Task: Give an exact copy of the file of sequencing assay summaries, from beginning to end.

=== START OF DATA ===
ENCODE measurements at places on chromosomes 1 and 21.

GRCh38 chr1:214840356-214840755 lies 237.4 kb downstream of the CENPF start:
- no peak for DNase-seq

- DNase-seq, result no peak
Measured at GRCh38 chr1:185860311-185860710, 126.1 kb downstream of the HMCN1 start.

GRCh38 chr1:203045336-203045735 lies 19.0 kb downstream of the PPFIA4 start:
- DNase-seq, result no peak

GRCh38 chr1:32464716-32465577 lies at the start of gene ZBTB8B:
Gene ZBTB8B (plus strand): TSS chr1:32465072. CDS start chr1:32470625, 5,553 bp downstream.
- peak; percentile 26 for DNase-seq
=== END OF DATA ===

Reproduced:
ENCODE measurements at places on chromosomes 1 and 21.

GRCh38 chr1:214840356-214840755 lies 237.4 kb downstream of the CENPF start:
- no peak for DNase-seq

- DNase-seq, result no peak
Measured at GRCh38 chr1:185860311-185860710, 126.1 kb downstream of the HMCN1 start.

GRCh38 chr1:203045336-203045735 lies 19.0 kb downstream of the PPFIA4 start:
- DNase-seq, result no peak

GRCh38 chr1:32464716-32465577 lies at the start of gene ZBTB8B:
Gene ZBTB8B (plus strand): TSS chr1:32465072. CDS start chr1:32470625, 5,553 bp downstream.
- peak; percentile 26 for DNase-seq